They also have found that, “Victims of intimate partner violence lost almost 8 million days of paid work because of the violence perpetrated against them by current or former husbands, boyfriends and dates. This loss is the equivalent of more than 32,000 full-time jobs and almost 5.6 million days of household productivity as a result of violence.”
The effect on children is just as horrendous. Break the Cycle states that, “Witnessing violence between one’s parents or caretakers is the strongest risk factor of transmitting violent behavior from one generation to the next.” J.L. Edelson reports in the publication, “The Overlap Between Child Maltreatment and Woman Battering,” that, “30% to 60% of perpetrators of intimate partner violence also abuse children in the household.”
The change that will bring an end to Domestic Violence in our lifetime begins with each of us because it is what we teach our children about violence that will determine how the next generation treats the scourge of Domestic Violence. We cannot allow their world to be colored by the haze that teaches an indifference to violence, and we have to protect them by removing them from environments that breed this tragedy. We must also protect victims and give them the shelter and support they need to escape Domestic Violence. Further, we have to strengthen and aggressively enforce laws that protect and defend all victims.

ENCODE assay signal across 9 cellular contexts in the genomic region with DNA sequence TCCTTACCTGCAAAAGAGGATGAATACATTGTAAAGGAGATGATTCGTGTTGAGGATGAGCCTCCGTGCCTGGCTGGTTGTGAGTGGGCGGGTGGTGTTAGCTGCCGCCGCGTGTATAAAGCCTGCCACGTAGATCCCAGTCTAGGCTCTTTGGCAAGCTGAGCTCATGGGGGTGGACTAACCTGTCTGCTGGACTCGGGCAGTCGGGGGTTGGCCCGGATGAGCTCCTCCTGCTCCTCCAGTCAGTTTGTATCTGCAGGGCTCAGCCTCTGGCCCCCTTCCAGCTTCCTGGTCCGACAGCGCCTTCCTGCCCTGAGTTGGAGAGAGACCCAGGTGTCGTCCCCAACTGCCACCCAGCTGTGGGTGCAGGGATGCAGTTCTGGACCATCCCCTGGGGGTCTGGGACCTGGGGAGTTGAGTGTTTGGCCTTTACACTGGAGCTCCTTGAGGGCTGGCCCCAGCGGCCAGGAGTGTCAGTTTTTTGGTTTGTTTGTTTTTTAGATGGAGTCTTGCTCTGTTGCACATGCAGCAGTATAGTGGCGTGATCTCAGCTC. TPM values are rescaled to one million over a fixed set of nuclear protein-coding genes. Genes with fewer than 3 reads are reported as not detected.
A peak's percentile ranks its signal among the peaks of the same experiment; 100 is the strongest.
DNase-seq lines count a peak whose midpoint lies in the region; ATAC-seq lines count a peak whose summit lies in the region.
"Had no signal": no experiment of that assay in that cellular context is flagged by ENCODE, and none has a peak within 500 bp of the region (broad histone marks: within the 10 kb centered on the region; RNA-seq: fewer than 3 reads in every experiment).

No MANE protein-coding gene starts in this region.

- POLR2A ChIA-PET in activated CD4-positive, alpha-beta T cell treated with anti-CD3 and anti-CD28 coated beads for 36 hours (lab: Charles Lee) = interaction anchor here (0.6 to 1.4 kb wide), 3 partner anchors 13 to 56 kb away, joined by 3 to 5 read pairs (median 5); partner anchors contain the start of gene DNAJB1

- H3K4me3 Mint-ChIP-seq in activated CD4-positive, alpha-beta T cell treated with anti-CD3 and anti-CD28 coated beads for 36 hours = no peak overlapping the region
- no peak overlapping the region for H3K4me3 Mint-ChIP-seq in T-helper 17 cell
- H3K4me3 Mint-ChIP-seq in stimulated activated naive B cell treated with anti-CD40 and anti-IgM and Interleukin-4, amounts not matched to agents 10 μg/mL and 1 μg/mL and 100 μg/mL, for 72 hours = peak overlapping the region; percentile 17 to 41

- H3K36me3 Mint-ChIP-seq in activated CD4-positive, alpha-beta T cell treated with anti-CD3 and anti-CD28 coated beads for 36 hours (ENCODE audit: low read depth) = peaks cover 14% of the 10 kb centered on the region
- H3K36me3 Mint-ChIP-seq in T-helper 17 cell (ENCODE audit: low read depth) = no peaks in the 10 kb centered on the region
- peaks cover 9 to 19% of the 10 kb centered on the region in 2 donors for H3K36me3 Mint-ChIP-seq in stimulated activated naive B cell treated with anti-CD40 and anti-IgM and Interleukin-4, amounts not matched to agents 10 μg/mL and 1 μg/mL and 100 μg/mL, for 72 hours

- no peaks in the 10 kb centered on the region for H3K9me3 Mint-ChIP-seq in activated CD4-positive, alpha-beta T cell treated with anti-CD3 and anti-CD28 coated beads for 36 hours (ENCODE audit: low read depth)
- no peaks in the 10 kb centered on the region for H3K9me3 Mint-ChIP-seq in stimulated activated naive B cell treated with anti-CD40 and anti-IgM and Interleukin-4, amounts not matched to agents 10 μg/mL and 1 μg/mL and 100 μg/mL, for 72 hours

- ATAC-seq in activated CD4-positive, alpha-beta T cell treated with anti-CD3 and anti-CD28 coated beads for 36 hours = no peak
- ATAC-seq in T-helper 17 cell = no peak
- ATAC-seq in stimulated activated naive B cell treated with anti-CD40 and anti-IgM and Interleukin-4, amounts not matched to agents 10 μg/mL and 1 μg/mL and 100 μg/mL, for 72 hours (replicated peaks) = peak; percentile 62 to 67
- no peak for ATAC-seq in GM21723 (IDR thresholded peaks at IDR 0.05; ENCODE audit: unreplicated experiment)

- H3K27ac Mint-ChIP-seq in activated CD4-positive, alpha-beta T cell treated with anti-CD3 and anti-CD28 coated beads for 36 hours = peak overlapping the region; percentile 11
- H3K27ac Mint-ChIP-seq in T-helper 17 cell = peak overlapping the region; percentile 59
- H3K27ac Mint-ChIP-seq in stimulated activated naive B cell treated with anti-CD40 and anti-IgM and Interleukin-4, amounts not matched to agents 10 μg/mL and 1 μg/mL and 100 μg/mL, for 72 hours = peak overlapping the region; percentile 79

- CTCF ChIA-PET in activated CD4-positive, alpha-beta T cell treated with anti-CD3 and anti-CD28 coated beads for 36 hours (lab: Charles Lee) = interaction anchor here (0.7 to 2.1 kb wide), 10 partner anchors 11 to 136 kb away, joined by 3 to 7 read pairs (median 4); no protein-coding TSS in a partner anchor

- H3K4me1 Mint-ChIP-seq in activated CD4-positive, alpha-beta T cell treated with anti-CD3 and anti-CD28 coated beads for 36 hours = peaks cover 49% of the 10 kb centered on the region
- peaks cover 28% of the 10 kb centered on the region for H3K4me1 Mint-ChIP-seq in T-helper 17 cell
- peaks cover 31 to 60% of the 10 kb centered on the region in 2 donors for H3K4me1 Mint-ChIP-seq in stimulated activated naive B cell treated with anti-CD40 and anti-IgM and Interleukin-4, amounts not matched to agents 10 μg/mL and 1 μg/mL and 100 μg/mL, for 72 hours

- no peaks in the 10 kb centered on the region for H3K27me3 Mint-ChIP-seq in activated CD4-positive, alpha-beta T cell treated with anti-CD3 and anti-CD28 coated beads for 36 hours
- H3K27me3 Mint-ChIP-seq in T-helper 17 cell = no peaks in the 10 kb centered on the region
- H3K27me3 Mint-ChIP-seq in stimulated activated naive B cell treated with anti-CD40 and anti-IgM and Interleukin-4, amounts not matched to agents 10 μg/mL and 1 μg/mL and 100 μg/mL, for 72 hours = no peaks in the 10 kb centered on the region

As for me, my nightmares have all but stopped, but I will never forget the sound that echoes in my memory of a four-year old’s first experience with Domestic Violence. If you are a victim of Domestic Violence there is help available by calling the The National Domestic Violence Hotline at 1-800-799-7233, The National Teen Dating Abuse Hotline at 1-866-331-9474 or The National Sexual Assault Hotline at 1-800-656-4673. Please get help now, if not for your own sake then for the sake of your children. The endless fight to heal my broken heart as a result of the Domestic Violence I experienced as a child has consumed the majority of my adult life. My experience has driven me to protect those who cannot protect themselves and to work as hard as I can to be a voice for the voiceless. Please join me in my battle to prevent even one more child from being sentenced to a life of reliving the pain as a child of Domestic Violence.
Posted by Irishgreeneyes at 07:25